View Full Version : New York tourism advices
05-07-2011, 02:38 PM
My brother is getting married in just a week, he and my soon to be sister in law will travel to New York (and other cities of USA East Coast, but there they have a very guided schedule) to enjoy their honeymoon.
I would be grateful if some FSU New Yorkers (or not, but who know the city) could give me some advices for them, like special places to visit that are not so common in tourist guides, smaller museums or singular buildings, restaurants or places where to take a coffee or a drink, how to move best in the city (I did a lot of taxi and on foot when travelled some years ago, no so much of subway), or about weather in this time of the year.
Any recommendation or advice would be appreciated :)
05-07-2011, 03:32 PM
Darn, I was hoping this thread meant you were coming to NY and we'd get to meet you.
For smaller museums, I love the Frick (http://frick.org/) (near the Metropolitan museum) - a peaceful little gem in the city. The best way to move around the city is to walk (most places in mid-town are an easy walking distance). If you're moving from mid town to Southern Manhattan, the subway is really the most efficient, even if it's not always the most pleasant.
And it is big and the one all tourists go to, but the Metropolitan Museum is amazing and also has some special, quiet places within the museum. The Cloisters are technically (http://www.metmuseum.org/Works_of_Art/the_cloisters) part of the Metropolitan, but at a separate location. I usually recommend it to NY visitors, but I'm not sure if the collection/atmosphere will be as different or special for a couple from Europe who have more access to medieval architecture/history.
If the weather is nice, the South Street Seaport (http://www.southstreetseaport.com/) area can be fun - and a very different atmosphere from mid-town.
05-07-2011, 03:49 PM
I second the Frick!
Also, springtime is absolutely beautiful at the Cloisters, the Metropolitan Museum of Art's medieval satellite all the way at the tippy top of Manhattan. [Garden Kitty beat me to it! :lol: ] Fort Tryon park is lovely as well; just make sure they have a subway map! (www.mta.info)
The American Ballet Theatre season opens on May 16th; if they don't mind being high up, there are usually tickets available in the $30 - 50 range.
Get 'em a good online map of stuff to do in the West Village. It is one of the few parts of Manhattan that is not in a grid-layout, its twisty and turny, but it has some of the most beautiful urban architecture in the city....and some of the best eatin' & drinkin'. ;)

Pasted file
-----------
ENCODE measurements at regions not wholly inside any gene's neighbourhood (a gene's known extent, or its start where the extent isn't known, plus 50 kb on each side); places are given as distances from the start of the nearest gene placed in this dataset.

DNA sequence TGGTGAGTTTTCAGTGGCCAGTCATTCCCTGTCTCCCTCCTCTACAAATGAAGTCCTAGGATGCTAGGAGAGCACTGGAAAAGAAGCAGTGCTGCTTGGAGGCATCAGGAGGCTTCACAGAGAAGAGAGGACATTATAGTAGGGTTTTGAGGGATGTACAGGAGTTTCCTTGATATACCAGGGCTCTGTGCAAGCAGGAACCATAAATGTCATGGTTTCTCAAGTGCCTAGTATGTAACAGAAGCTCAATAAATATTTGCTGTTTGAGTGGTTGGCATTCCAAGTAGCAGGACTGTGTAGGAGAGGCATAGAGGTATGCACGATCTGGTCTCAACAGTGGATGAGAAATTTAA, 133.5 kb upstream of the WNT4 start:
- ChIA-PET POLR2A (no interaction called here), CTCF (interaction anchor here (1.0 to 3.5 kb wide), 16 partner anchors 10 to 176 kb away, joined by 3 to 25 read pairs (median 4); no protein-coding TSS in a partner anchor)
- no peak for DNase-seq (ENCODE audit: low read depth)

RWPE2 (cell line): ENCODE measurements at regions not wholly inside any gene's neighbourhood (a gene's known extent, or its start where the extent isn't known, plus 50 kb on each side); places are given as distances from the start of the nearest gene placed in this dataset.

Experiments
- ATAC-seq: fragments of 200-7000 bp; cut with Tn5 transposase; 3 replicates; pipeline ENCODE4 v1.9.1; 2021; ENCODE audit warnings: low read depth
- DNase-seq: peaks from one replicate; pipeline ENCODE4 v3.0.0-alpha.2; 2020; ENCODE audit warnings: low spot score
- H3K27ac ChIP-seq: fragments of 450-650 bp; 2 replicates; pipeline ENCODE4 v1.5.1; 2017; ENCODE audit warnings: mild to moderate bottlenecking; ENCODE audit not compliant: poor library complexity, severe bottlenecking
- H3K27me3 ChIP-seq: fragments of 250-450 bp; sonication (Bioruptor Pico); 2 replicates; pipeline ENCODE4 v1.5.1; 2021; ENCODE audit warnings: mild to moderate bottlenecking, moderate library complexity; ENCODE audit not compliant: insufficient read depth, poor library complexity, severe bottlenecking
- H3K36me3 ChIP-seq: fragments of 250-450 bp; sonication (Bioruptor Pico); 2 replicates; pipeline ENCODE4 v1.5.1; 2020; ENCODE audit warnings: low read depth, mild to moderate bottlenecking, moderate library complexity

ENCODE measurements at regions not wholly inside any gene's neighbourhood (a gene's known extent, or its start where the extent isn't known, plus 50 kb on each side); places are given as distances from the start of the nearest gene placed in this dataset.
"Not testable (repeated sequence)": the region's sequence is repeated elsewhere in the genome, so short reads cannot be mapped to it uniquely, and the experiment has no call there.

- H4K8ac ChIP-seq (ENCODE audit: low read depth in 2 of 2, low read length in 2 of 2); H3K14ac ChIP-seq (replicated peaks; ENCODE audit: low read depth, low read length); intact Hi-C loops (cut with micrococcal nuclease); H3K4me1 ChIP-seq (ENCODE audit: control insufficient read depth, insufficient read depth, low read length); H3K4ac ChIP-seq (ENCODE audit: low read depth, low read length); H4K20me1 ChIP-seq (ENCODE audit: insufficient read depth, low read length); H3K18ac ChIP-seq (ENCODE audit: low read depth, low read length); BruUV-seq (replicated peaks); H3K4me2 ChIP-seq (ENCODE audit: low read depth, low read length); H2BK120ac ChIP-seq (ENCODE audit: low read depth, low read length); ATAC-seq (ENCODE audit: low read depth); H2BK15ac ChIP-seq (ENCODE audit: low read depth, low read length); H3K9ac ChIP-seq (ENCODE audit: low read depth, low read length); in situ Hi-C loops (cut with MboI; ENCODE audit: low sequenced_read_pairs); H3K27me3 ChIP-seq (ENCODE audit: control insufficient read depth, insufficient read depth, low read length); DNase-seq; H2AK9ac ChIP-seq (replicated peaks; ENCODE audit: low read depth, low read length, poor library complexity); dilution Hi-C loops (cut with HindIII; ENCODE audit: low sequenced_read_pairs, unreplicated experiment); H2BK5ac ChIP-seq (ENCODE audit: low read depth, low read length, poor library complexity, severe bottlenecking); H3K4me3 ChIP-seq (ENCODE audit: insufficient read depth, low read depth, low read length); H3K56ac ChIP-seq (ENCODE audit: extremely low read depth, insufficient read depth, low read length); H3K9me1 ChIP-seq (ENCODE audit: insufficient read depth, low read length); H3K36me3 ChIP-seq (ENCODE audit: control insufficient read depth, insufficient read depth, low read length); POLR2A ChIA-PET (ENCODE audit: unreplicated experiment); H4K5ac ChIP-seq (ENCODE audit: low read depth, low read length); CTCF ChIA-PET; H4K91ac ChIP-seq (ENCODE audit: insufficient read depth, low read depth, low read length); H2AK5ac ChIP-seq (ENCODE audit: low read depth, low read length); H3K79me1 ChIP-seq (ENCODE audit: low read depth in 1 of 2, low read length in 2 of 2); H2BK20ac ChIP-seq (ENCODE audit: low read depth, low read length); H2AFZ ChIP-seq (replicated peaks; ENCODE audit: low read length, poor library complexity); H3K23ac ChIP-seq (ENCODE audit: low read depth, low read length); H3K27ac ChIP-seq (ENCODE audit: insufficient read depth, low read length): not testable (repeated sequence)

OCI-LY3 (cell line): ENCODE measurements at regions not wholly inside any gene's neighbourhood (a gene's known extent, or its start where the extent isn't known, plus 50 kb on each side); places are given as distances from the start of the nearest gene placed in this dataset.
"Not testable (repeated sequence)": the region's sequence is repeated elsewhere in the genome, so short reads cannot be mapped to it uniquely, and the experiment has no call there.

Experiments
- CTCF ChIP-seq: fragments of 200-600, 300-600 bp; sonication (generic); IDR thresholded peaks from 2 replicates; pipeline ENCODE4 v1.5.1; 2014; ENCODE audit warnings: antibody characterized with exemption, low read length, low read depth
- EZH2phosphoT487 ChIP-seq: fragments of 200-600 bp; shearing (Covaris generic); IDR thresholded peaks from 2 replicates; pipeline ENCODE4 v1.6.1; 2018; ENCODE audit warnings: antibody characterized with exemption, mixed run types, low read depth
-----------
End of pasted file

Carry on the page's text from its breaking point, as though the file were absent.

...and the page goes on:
The High Line has also become THE place to strut and be seen, by tourists and locals alike.
Instead of sending them up to the top of the Empire State Building for the view, have them go to the Top of the Rock @ 30 Rockefeller Plaza....so they can get great pix OF the ESB! ;)
As for theater performances, instead of Broadway see what's scheduled for the Brooklyn Academy of Music. They tend to have rather international productions, slightly more avant-garde.....and there's good eating along 5th Ave in Park Slope when the show gets out.
See if the Yankess or Mets have home games, sitting in the sun, eating hot dogs, drinking beer and cheering for the "home" team is actually quite a fun way to spend the afternoon!
I love the Brooklyn Botanic Garden, you can probably check their website to see whats in bloom during their trip. They can bring a picnic lunch to Prospect Park and make it a very romantic afternoon. ;)
If they would like GREAT Italian-American cuisine, skip Little Italy! Try Patsy's on W. 56th St. Family owned and operated, Sinatra loved it. :)
May weather goes both ways in NYC, you can be in shorts and t-shirt one day and the next you might need a light jacket. ;) But its really a lovely time of year!
05-07-2011, 04:47 PM
Thank you :) taking notes :COP:
I would love to visit again New York, my first trip was too short!. I really enjoyed the city, and was surprised, considering itīs a big, very big town, how nice was the people.
So (and because I thought it was a place that would satisfy both my brother and his betrothed tastes, as he likes to walk and visit museums, and she, I think, likes cities over landscape and shopping) I recommended them, cause they wanted to travel out of Europe but didnīt want any kind of beach holidays.
I remember than when I visited in October weather was ok, but in Boston was really cold and rainy, but students were jogging wearing short sleeves or even sleeveless. I felt very old and weakly then :lol:
I visited the Frick (But couldnīt remember the name (shame on me, so thanks). Really great collection and interesting building) and also I agree than attending some sport match is a great experience (we went to watch basket) :cool:
05-07-2011, 04:50 PM
Third vote for the Frick and the Cloisters.
Also, it is not necessary to stick to Manhattan. I'd take the PATH train over to Hoboken, eat breakfast at La Isla Cuban cafe and walk the main drag of Washington Street. There are fabulous views of Manhattan from the Jersey side and one can take the ferry back. It's a lovely way to spend the day.
05-07-2011, 04:55 PM
That sounds quite interesting emason, Iīll say them to check the PATH rail system.
05-07-2011, 05:04 PM
That sounds quite interesting emason, Iīll say them to check the PATH rail system.